‘Gods of Egypt’ stings the eyes with its horridness


courtesy of collider.com

‘Gods of Egypt’ is one of the worst cinematic abominations of the year.

Alec Badalian, Magazine Editor

It has been quite some time since Ridley Scott’s Gladiator, the last epic swords and sandals film to have graced the screen. Since then, there have been some decently fun forays into the genre such as the 300 films and Troy, which is quite underrated. But most films of this nature end up being like disasters such as The Legend of Hercules or Pompeii, which are fairly ridiculous and uninteresting. Now, a new level has been reached, one that is so unbelievably low that it lacks any semblance of quality, and on that level lies Gods of Egypt.

Being dumped into theaters Feb. 26 when some of the greatest films in recent years are being appreciated at the Oscars, this cinematic abomination comes from the mind of once visionary director Alex Proyas (The Crow, Dark City) and is his fantasized tale that is cobbled together from real Egyptian mythology. A young thief named (Brenton Thwaites) must join forces with the disgraced God of the Sky, Horus (Nikolaj Coster-Waldau), who sent himself into exile after his uncle Set (Gerard Butler), the God of the Desert, stripped him of his eyes and took the throne from him. Aided also by the Goddess of Love (Elodie Yung) and the God of Wisdom (Chadwick Boseman), the two head to take back Egypt and save the life of Bek’s love Zaya (Courtney Eaton). What follows is a true epic, an epic failure that is.

Proyas knows how to capture a visual spectacle as shown in his incredibly dark tale The Crow, but here, he fails miserably to do so. Perhaps he has gotten lazy as he has aged, adopting a George Lucas method of filmmaking as he resorts to a heavy over-reliance of computer-generated imagery. Whether it’s the atrocious green screens that clearly show blurry outlines around the actors or the creatures/weird robot bird people, they never once create a legitimately convincing atmosphere, nor even an entertaining one.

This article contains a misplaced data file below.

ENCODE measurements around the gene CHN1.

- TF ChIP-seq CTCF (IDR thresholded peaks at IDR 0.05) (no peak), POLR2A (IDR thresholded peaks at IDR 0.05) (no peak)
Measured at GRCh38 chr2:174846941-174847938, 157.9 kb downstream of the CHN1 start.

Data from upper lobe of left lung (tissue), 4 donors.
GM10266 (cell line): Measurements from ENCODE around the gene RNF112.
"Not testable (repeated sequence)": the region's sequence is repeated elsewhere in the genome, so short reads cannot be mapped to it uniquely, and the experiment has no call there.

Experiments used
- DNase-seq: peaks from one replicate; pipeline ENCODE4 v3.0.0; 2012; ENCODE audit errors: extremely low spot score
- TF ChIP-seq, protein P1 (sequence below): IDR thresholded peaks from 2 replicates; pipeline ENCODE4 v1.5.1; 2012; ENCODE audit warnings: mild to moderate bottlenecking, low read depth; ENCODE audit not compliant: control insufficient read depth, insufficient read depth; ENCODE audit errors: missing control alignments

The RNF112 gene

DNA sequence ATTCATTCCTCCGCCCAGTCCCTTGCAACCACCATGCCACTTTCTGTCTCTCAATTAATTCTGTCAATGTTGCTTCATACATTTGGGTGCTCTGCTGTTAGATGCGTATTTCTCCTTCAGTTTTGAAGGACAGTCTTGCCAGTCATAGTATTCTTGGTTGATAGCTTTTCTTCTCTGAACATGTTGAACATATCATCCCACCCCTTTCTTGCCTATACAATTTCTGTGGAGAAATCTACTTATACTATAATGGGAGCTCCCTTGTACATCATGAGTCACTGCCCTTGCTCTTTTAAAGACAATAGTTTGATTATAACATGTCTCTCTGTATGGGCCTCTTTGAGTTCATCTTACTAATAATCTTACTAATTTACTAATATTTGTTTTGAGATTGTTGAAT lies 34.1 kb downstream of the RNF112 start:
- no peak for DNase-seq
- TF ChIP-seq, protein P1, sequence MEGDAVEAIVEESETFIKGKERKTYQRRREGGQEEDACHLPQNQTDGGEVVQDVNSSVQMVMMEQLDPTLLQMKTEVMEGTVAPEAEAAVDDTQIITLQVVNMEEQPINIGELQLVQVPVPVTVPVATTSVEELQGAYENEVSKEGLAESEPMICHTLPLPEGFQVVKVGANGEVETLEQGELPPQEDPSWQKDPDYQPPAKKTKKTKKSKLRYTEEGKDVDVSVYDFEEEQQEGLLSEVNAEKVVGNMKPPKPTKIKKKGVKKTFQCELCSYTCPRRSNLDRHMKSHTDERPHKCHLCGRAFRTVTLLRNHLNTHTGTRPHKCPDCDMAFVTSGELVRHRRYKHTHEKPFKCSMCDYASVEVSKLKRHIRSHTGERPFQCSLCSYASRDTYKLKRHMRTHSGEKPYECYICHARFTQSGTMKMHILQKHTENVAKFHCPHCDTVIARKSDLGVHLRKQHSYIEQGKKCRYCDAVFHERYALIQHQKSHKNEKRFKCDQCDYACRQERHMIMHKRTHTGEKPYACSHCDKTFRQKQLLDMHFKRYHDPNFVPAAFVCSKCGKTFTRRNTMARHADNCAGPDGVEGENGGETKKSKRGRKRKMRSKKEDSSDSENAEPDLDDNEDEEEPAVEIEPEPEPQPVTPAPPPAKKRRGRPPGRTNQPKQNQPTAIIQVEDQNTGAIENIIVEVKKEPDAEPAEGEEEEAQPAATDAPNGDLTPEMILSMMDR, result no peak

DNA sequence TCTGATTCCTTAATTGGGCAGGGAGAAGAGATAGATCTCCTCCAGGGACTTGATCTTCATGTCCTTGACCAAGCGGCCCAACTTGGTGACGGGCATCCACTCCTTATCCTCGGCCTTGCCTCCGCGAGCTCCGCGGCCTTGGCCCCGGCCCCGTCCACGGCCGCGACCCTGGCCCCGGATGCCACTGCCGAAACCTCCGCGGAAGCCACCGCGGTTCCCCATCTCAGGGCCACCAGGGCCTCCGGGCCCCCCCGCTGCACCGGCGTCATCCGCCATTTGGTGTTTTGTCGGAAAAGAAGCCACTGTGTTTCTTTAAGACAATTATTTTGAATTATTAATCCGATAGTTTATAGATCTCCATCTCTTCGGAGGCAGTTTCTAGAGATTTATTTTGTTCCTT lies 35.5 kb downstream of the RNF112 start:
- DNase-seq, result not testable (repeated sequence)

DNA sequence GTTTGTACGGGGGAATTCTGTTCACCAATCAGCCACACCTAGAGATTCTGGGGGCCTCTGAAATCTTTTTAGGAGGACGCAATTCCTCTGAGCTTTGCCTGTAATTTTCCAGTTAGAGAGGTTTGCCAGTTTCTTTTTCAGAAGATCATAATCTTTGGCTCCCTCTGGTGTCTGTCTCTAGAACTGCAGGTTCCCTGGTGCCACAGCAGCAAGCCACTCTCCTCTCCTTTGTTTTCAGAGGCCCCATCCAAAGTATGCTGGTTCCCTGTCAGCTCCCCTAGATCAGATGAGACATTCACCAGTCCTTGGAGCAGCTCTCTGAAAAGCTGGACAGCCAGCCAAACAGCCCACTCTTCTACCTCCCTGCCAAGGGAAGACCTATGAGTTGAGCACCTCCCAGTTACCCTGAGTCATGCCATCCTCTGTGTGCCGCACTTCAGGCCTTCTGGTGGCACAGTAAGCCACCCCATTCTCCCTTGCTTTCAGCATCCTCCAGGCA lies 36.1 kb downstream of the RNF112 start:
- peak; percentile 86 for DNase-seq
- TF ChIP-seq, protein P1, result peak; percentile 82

All of the performances here are cranked way, way up with no one ever taking a moment to ground themselves in any sort of seriousness. Every line of dialogue is delivered in an incoherent fashion, being either screamed at the top of one’s lungs or with a smarmy attitude. That’s the range of emotion delivered here, and it doesn’t help the film in any way.

The action scenes are borderline unwatchable as well, due in part again to the draining usage of CGI. The camera moves in swift and incomprehensible ways, somehow managing to make the effects look worse than they did on their own, almost distorting them in a way. Even with an overblown budget of $140 million, there is not even a single moment of visual splendor.

From start to finish, this is a horrendous looking, painstakingly acted, nauseatingly boring adventure that redeems itself in no way. It’s still quite early in the year, as the first two months are about to come to a close, but this atrocity has already secured itself a spot to become one of the worst, if not the worst, film of the year.